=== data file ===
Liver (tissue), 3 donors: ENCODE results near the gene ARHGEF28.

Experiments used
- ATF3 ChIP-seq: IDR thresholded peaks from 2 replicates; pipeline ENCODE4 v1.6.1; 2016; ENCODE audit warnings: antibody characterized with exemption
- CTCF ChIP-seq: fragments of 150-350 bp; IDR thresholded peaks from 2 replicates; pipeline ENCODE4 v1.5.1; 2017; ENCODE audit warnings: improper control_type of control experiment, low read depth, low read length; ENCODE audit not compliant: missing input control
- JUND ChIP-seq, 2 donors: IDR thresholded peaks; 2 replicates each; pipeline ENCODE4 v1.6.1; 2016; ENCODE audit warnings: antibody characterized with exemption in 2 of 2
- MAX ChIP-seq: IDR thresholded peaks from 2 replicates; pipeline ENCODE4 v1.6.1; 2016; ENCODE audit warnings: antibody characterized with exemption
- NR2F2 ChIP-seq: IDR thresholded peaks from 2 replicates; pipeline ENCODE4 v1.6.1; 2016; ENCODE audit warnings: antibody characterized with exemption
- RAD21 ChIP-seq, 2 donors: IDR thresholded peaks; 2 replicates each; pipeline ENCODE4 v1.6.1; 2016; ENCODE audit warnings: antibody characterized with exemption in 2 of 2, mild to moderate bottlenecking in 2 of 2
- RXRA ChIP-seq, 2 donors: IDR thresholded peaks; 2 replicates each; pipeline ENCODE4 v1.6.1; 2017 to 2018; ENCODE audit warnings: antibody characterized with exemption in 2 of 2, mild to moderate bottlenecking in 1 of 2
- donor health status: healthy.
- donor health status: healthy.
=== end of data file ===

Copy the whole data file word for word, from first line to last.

Liver (tissue), 3 donors: ENCODE results near the gene ARHGEF28.

Experiments used
- ATF3 ChIP-seq: IDR thresholded peaks from 2 replicates; pipeline ENCODE4 v1.6.1; 2016; ENCODE audit warnings: antibody characterized with exemption
- CTCF ChIP-seq: fragments of 150-350 bp; IDR thresholded peaks from 2 replicates; pipeline ENCODE4 v1.5.1; 2017; ENCODE audit warnings: improper control_type of control experiment, low read depth, low read length; ENCODE audit not compliant: missing input control
- JUND ChIP-seq, 2 donors: IDR thresholded peaks; 2 replicates each; pipeline ENCODE4 v1.6.1; 2016; ENCODE audit warnings: antibody characterized with exemption in 2 of 2
- MAX ChIP-seq: IDR thresholded peaks from 2 replicates; pipeline ENCODE4 v1.6.1; 2016; ENCODE audit warnings: antibody characterized with exemption
- NR2F2 ChIP-seq: IDR thresholded peaks from 2 replicates; pipeline ENCODE4 v1.6.1; 2016; ENCODE audit warnings: antibody characterized with exemption
- RAD21 ChIP-seq, 2 donors: IDR thresholded peaks; 2 replicates each; pipeline ENCODE4 v1.6.1; 2016; ENCODE audit warnings: antibody characterized with exemption in 2 of 2, mild to moderate bottlenecking in 2 of 2
- RXRA ChIP-seq, 2 donors: IDR thresholded peaks; 2 replicates each; pipeline ENCODE4 v1.6.1; 2017 to 2018; ENCODE audit warnings: antibody characterized with exemption in 2 of 2, mild to moderate bottlenecking in 1 of 2
- donor health status: healthy.
- donor health status: healthy.